Heightened security risks dictate a proactive corporate board

Dec. 1, 2017
Juggling risks in today's threat landscape is a delicate balancing act for business leaders

One of the primary duties of any organization’s board of directors or C-suite executives is to balance risk, whether that is in the form of potential financial threats or actual physical and cyber risks presented by terrorists, malicious insiders and hackers. Today’s threat landscape presents myriad security challenges and organizations must put together a comprehensive risk mitigation strategy to protect themselves on multiple fronts.

In the last few months alone several high-profile security incidents have occurred which stand poised to significantly shape the respective industries that were affected by them moving forward – from the credit reporting and financial industries with the Equifax data breach to hospitality-oriented businesses and concert venues with the recent mass shooting in Las Vegas.


Despite the impact that data breaches and other types of cyber-attacks continue to have on all kinds of organizations, Jim Pflaging, principal, technology sector and strategy practice lead at security and risk management advisory firm The Chertoff Group, says the level of involvement many boards have today when it comes to addressing cybersecurity issues is really a mixed bag.   

Pflaging, who serves on the board of several technology companies himself and as a board advisor to several others, says that The Chertoff Group set out last year to get a better understanding about the state of maturity in cybersecurity conversations at the board level and subsequently interviewed over 100 leading executives across three different continents in companies ranging in size from Fortune 500 organizations to small, private firms. What they found, according to Pflaging, was a “tale of two cities.”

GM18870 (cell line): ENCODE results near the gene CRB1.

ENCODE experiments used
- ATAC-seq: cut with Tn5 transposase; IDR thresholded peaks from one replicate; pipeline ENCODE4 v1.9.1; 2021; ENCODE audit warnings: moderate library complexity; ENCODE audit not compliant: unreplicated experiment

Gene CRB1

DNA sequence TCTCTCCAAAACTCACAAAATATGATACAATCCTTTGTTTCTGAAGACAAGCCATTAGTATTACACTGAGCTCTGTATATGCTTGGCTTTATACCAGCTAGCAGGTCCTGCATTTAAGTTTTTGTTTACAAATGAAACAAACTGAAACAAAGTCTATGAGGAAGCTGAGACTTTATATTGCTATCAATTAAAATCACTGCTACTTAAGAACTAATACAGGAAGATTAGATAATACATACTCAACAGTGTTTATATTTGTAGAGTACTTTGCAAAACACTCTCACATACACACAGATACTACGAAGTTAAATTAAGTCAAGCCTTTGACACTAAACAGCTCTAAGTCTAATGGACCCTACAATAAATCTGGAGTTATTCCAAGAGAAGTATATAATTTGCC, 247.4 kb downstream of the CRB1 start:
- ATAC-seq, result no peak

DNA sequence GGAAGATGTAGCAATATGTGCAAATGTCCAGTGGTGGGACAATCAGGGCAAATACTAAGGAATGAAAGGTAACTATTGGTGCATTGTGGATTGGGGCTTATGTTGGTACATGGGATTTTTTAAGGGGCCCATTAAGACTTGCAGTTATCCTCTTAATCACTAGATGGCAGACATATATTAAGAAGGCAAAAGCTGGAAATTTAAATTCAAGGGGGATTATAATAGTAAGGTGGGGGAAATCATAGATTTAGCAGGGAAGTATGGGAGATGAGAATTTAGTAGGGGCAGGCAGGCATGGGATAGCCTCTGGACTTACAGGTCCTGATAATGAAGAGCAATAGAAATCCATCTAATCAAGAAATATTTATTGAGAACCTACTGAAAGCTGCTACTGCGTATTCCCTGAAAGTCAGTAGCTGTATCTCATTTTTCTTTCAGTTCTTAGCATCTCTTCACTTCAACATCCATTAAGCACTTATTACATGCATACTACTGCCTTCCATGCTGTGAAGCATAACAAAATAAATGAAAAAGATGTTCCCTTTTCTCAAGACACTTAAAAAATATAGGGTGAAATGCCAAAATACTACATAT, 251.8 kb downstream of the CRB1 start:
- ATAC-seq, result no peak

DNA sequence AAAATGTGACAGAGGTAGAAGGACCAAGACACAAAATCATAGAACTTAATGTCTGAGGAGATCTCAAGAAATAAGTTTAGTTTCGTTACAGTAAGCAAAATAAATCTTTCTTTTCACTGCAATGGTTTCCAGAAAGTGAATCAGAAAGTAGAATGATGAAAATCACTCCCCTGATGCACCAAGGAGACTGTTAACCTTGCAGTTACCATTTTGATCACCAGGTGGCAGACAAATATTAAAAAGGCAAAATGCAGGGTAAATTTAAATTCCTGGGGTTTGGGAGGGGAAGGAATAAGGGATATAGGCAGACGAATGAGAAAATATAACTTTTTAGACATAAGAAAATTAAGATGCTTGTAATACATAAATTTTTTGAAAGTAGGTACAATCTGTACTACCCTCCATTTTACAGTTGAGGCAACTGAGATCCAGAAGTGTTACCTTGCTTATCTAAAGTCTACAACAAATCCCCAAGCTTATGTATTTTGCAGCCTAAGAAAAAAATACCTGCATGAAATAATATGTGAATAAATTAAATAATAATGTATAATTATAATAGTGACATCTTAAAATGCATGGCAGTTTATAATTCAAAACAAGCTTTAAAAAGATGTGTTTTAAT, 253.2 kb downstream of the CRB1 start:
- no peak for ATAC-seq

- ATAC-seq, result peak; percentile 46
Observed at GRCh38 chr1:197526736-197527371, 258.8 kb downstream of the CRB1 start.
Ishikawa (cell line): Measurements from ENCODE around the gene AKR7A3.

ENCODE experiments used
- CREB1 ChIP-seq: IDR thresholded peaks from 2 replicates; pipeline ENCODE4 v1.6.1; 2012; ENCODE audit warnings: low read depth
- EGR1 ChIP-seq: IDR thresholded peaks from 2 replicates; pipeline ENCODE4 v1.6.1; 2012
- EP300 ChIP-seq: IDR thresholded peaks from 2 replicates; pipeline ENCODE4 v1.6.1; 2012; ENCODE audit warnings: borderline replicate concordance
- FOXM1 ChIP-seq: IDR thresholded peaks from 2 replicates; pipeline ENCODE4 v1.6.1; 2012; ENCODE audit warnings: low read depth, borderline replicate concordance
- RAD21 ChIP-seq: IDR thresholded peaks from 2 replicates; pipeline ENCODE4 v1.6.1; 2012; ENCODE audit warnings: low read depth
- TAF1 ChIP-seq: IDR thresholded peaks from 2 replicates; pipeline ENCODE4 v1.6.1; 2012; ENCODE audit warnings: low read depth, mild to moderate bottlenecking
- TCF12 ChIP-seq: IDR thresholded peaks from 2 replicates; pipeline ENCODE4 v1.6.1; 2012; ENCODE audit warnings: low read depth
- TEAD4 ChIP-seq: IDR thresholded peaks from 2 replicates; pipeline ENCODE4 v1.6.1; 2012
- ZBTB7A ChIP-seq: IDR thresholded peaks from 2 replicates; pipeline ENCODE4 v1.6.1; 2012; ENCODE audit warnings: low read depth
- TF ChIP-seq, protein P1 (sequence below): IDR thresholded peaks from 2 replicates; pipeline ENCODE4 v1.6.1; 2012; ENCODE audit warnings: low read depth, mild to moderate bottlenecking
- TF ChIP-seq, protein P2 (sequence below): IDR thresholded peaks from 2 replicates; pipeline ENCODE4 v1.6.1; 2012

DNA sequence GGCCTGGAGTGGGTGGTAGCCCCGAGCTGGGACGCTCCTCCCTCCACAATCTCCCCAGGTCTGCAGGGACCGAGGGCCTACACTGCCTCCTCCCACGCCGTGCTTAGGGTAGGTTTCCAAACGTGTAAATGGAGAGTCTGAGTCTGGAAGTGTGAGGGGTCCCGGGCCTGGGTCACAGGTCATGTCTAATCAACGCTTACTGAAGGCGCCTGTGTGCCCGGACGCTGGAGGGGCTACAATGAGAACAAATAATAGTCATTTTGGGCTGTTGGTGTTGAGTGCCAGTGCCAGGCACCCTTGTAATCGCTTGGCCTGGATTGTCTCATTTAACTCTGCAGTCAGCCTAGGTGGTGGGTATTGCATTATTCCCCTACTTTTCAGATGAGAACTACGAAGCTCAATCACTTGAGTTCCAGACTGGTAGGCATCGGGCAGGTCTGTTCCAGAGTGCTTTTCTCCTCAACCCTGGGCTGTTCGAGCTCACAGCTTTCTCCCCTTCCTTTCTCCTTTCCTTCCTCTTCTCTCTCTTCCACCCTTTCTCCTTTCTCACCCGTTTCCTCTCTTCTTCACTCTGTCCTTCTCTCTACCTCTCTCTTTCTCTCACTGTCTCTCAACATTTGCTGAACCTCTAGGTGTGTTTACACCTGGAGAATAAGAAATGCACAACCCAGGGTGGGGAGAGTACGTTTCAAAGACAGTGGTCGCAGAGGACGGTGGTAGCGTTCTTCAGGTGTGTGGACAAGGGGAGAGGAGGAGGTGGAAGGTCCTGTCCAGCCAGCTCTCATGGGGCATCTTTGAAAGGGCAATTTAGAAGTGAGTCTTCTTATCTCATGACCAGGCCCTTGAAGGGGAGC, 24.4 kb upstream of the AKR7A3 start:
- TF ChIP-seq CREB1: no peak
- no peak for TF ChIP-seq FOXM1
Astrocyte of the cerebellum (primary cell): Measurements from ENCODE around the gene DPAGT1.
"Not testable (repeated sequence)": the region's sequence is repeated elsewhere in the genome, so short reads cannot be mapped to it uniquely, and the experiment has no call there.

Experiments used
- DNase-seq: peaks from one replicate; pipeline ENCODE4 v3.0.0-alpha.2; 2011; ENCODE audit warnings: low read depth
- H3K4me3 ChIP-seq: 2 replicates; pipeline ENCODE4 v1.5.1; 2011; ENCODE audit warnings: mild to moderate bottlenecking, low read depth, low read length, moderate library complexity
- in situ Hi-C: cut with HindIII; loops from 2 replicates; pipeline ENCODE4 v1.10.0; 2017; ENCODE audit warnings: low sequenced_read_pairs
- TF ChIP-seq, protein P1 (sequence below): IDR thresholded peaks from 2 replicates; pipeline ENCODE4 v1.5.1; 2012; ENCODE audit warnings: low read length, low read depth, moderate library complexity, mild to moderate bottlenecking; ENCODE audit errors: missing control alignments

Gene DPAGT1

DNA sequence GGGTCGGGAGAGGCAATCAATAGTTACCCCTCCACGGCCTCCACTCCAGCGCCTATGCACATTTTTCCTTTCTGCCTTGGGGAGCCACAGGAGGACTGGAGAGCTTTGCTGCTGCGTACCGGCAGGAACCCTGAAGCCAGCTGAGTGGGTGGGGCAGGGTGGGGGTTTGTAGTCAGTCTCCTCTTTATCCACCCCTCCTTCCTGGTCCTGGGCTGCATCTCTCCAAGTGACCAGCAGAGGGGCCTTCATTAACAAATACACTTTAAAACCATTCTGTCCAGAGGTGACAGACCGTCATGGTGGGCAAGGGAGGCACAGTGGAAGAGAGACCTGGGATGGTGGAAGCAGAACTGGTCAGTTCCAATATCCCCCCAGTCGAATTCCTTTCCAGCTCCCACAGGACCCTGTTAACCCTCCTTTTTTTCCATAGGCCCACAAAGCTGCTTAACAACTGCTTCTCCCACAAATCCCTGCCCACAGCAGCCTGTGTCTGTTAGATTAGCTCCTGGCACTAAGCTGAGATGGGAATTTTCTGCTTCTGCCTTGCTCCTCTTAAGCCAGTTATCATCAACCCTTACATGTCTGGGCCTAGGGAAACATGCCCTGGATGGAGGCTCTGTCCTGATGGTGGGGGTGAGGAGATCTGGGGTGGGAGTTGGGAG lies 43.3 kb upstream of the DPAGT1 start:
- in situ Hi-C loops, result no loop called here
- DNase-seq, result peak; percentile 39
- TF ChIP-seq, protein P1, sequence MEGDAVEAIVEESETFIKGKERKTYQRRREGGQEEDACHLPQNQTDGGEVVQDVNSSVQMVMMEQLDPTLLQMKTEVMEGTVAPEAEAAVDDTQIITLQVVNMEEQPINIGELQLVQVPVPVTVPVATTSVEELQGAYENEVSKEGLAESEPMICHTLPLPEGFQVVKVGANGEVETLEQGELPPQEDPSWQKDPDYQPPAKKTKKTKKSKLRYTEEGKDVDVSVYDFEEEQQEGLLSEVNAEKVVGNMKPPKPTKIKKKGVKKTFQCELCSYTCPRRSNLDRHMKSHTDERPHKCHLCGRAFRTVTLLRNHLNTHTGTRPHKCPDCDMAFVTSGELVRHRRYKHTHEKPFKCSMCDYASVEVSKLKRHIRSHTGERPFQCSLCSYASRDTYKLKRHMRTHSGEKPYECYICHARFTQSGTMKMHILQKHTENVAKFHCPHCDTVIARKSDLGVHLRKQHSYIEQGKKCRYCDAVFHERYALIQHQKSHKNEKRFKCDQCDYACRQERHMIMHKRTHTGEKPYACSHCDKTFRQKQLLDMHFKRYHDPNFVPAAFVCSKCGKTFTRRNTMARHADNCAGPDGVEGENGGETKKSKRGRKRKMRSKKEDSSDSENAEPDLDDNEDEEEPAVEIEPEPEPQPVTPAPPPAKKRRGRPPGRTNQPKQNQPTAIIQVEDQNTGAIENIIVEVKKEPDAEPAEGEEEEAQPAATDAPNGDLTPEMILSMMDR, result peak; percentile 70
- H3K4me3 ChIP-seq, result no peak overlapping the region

“The first (group) was the good news and that was Fortune 500 (companies) in what people would call critical infrastructure – transportation, utilities, finance, healthcare and some tech (firms) – they said, ‘yeah, we’ve been talking about cybersecurity for years. It is a mature conversation, we talk about it from a risk point of view and, in some cases, it is beyond risk and in the overall business continuity discussion,’ Pflaging says. “The second group was largely everybody else and this was not a pretty picture. This resonated with me because it reflected the boards that I am on and that is that cyber is rarely or never on the agenda and if it is on the agenda, it’s in response to a breach. The state of the conversation was there really wasn’t one.”

Pflaging says that many of these executives from the first group had learned about cybersecurity mostly from other boards but from personal stories as well. Those board members in the second group reported being confused about exactly what their roles should be as directors when it comes to cybersecurity and what questions they should be asking.  

Pflaging says there are really three things that all board-level executives care about: risk, value creation and metrics. The serious financial implications of data breaches as well as recent malware attacks, such as Petya, NotPetya and WannaCry, which impacted numerous companies across multiple industries, have really made more organizations take notice and rethink their security approach.

“When you have to make material changes in a financial forecast, that gets other managers’ attention because it now becomes a material risk at the board and for the C-level executives as it is pay impacting. When you have to do a financial restate then guess what? Your management incentive payout for the year, you’re not going to get it,” Pflaging says. “This is no longer a theoretical/technical issue or one that is really not going to hurt us; it’s going to have a potentially long-term impact on the stock. When you come down and see that this is a significant operating, financial and reputational risk, this is really front and center into a board conversation.”